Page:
Reading Moby-Dick at 30,000 Feet
by Tony Hoagland
Reading Moby-Dick at 30,000 Feet Questions
Bring on the tough stuff - there’s not just one right answer.
- Why is there a contrast between being in a passenger plane and being on a whaling boat? Shouldn't flying up at 30,000 feet and at hundreds of miles per hour be exciting, too? Why isn't it exciting, according to our speaker?
- How do the lines that begin with "Imagine" (line 31 and on) fit into the poem? What are these ruminations on the span of a human life all about?
- Why Moby-Dick? Could our speaker be reading just about any book, or is there something about this one in particular that makes it necessary?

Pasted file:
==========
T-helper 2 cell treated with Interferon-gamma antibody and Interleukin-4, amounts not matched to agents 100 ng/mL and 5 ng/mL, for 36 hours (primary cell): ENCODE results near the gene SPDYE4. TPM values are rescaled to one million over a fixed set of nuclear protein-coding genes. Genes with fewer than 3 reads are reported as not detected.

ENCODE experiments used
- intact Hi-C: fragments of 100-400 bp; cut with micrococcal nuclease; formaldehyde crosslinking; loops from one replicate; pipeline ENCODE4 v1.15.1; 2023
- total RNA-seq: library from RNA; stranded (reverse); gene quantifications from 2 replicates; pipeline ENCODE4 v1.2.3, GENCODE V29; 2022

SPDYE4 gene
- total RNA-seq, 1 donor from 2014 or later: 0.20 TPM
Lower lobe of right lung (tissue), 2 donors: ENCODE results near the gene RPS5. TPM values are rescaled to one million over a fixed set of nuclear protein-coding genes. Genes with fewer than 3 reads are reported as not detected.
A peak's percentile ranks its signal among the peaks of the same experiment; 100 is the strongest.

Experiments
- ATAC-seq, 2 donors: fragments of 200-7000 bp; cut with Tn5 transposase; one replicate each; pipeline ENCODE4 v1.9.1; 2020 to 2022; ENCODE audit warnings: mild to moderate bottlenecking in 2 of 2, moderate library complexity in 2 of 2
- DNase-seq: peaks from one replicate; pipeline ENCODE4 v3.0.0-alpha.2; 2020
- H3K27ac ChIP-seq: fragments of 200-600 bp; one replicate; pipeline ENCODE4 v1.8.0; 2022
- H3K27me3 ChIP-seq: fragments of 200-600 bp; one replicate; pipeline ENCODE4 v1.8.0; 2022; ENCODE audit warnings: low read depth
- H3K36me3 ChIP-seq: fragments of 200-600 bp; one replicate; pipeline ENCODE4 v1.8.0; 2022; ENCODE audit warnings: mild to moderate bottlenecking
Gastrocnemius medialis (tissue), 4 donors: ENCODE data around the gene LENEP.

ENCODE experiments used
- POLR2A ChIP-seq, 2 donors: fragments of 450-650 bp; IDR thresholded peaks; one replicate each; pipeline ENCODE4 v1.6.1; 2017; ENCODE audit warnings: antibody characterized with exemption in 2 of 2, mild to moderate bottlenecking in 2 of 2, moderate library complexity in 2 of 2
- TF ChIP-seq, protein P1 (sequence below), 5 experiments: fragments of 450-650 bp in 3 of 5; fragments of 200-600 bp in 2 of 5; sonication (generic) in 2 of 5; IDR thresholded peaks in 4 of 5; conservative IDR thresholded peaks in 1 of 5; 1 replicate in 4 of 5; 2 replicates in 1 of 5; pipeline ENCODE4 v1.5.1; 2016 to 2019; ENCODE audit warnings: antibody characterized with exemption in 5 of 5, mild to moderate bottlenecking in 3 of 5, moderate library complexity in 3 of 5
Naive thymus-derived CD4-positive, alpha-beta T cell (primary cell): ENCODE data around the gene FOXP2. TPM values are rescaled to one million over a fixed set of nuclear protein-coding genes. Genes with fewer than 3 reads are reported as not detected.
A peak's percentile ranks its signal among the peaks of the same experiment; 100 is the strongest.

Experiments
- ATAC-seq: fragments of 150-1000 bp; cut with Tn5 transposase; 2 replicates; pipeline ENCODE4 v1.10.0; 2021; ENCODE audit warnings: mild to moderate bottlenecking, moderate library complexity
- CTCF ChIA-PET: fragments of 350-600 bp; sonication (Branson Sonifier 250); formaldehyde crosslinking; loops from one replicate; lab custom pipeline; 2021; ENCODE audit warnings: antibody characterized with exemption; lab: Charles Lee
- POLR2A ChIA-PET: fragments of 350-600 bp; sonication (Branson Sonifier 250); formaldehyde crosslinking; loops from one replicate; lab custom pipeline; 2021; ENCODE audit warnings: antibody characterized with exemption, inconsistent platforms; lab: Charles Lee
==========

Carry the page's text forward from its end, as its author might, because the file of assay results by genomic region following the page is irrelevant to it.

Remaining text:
- Why does the poem jump around so much (from the present, to the past, to the abstract, to a scene in our speaker's book)? What does that add to the poem, and what does it tell us about our speaker?
- What's the relationship between the violence in Moby-Dick and our speaker's attraction to that way of life?
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